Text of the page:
Pierce Oil Corp. v. City of Hope - 248 U.S. 498 (1919)
U.S. Supreme Court
Pierce Oil Corp. v. City of Hope, 248 U.S. 498 (1919)
Pierce Oil Corp. v. City of Hope
Submitted January 16, 1919
Decided January 27, 1919
248 U.S. 498
ERROR TO THE SUPREME COURT
OF THE STATE OF ARKANSAS
A city ordinance forbidding the storage of petroleum and gasoline within 300 feet of any dwelling, beyond certain small quantities, is within the state police power.
So held where storage of those substances in tanks was necessary to a company's business of selling them, and the plant could not be moved without expense and loss of profits.
The fact that the tanks were moved to their present position at the city's request did not import a contract not to require further removal for the public welfare; nor would such a contract be effective.
Where it cannot be aided by judicial notice, an averment that an ordinance is unnecessary and unreasonable is too general, and is not admitted by a demurrer.
Allegations designed to show that petroleum and gasoline were so stored as not to endanger any buildings and that explosion was impossible, though conceding the possibility of some combustion, held insufficient on demurrer to exclude the danger of explosion of which the court might take judicial notice.
127 Ark. 38 affirmed.
The case is stated in the opinion.
MR. JUSTICE HOLMES delivered the opinion of the court.
This is a complaint brought by the plaintiff in error to enjoin the City of Hope from enforcing an ordinance that forbids the storing of petroleum, gasoline, &c. within three hundred feet of any dwelling, beyond certain small quantities specified. A demurrer to the complaint was sustained by the supreme court of the state. 127 Ark. 38. The plaintiff is engaged in the business of selling petroleum oil and gasoline, and has tanks on the right of way of a railroad in the city, which it moved to that place at the city's request. The mode of construction is set forth, and it is alleged that an explosion is impossible and that the presence of the tanks in no way endangers any buildings. The tanks are necessary for the business; the present position diminishes the cost of transferring oil from cars, and cannot be changed without considerable expense and a reduction of the plaintiff's lawful profits. The plaintiff adds that it knows of no available place in the city where the tanks could be put and oil stored without violating the ordinance, that the ordinance is unnecessary and unreasonable, and that the enforcement of it will deprive the plaintiff of its property without due process of law contrary to the Fourteenth Amendment of the Constitution of the United States.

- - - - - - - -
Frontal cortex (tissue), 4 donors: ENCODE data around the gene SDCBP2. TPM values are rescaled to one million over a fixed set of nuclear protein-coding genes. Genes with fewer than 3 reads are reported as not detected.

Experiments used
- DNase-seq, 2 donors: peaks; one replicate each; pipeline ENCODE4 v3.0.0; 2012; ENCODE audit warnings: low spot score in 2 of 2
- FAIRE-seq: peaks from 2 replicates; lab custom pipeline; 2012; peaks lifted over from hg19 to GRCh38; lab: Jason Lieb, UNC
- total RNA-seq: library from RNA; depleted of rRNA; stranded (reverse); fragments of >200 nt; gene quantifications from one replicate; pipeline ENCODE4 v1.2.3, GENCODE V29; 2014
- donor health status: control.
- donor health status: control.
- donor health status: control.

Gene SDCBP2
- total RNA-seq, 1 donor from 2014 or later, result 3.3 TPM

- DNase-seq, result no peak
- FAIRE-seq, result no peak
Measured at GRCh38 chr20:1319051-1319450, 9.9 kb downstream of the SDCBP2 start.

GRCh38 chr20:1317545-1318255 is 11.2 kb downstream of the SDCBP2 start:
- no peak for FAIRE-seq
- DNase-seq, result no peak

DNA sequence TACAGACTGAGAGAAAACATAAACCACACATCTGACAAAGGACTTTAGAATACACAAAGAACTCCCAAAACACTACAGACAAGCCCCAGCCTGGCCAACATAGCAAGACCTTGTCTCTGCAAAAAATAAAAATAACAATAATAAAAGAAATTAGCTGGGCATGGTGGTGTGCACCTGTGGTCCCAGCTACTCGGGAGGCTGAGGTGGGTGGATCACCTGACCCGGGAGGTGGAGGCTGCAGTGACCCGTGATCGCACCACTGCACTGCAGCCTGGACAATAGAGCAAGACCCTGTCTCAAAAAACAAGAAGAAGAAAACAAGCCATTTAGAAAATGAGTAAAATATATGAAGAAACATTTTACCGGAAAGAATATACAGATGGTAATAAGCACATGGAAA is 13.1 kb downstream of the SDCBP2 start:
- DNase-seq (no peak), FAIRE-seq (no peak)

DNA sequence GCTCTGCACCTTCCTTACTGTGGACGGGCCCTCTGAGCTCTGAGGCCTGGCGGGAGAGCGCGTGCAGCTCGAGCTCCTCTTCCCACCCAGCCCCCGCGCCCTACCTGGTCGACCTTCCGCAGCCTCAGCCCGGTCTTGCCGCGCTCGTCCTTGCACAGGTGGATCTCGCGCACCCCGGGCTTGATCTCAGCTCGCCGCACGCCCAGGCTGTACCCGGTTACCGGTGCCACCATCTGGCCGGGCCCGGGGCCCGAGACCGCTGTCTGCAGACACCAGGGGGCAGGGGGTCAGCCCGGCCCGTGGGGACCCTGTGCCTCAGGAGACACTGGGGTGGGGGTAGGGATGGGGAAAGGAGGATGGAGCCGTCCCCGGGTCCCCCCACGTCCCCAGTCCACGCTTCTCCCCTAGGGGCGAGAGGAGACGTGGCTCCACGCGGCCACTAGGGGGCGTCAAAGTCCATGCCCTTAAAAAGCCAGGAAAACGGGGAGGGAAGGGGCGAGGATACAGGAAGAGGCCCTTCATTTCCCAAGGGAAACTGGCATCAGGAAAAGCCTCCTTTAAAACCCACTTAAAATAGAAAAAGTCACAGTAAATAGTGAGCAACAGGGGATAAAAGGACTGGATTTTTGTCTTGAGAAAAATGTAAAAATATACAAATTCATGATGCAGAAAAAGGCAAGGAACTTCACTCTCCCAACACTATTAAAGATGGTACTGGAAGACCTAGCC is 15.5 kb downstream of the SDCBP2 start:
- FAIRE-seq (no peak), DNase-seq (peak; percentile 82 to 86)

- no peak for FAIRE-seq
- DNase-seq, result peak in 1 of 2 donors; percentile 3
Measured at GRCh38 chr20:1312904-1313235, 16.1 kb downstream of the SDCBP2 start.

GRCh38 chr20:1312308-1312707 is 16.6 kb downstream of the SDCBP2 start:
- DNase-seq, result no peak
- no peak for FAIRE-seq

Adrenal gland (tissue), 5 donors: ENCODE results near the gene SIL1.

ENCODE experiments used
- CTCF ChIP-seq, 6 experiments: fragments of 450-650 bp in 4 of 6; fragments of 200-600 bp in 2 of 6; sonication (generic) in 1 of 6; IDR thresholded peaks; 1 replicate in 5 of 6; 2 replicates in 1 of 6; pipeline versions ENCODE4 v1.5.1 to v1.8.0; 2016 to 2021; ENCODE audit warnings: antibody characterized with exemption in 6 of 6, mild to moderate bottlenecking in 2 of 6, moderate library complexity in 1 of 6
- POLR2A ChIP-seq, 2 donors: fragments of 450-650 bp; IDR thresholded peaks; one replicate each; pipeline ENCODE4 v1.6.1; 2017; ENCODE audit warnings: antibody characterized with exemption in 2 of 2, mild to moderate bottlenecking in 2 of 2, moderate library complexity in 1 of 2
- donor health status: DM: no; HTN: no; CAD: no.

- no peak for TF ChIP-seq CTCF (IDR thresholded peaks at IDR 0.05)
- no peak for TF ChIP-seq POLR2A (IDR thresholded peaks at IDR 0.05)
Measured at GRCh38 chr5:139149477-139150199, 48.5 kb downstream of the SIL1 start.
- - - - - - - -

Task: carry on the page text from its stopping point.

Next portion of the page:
A long answer is not necessary. A state may prohibit the sale of dangerous oils, even when manufactured under a patent from the United States. Patterson v. Kentucky, 97 U. S. 501. And it may make the place where they are kept or sold a criminal nuisance, notwithstanding the Fourteenth Amendment. Mugler v. Kansas, 123 U.S.
623. The power
"is a continuing one, and a business lawful today may in the future, because of the changed situation, the growth of population or other causes, become a menace to the public health and welfare, and be required to yield to the public good."
Dobbins v. Los Angeles, 195 U. S. 223, 195 U. S. 238. The averment that the ordinance is unnecessary and unreasonable, if it be regarded as a conclusion of law upon the point which this court must decide, is not admitted by the demurrer. If it be taken to allege that facts exist that lead to that conclusion, it stands no better. For if there are material facts of which the court would not inform itself, as in many cases it would, Prentis v. Atlantic Coast Line Co., 211 U. S. 210, 211 U. S. 227, an averment in this general form is not enough. Southern Ry. Co. v. King, 217 U. S. 524, 217 U. S. 534-535. Only facts well pleaded are confessed.
Then, as to the allegation that plaintiff's plant is safe and does not threaten the damages that led to the ordinance being passed, there are limits to the extent to which such an allegation can be accepted, even on demurrer; as in the old case of a plea that the defendant threw stones at the plaintiff molliter, and that they fell upon him molliter, "for the judges say that one cannot throw stones molliter." 2 Rolle's Abr. 548, Trespass, (G) 8. As was well observed by the court below "we may take judicial notice that disastrous explosions have occurred for which no satisfactory explanations have been offered. The unexpected happens." 127 Ark. 43. Indeed, the answer admits some possible combustion, but undertakes to limit its possible effects. If it were true that the necessarily general form of the law embraced some innocent objects, that of itself would not be enough to invalidate it or to remove such an object from its grasp. Purity Extract & Tonic Co. v. Lynch, 226 U. S. 192, 226 U. S. 204; Hebe Co. v. Shaw, ante, 248 U. S. 297. Whether circumstances might make an exception from this principle need not be considered
here. Reinman v. Little Rock, 237 U. S. 171. It is enough to say that the allegations do not raise the question. The fact that the removal to the present situation was made at the city's request does not import a contract not to legislate if the public welfare should require it, and such a contract, if made, would have no effect. Boston Beer Co. v. Massachusetts, 97 U. S. 25; Texas & New Orleans R. Co. v. Miller, 221 U. S. 408, 221 U. S. 414.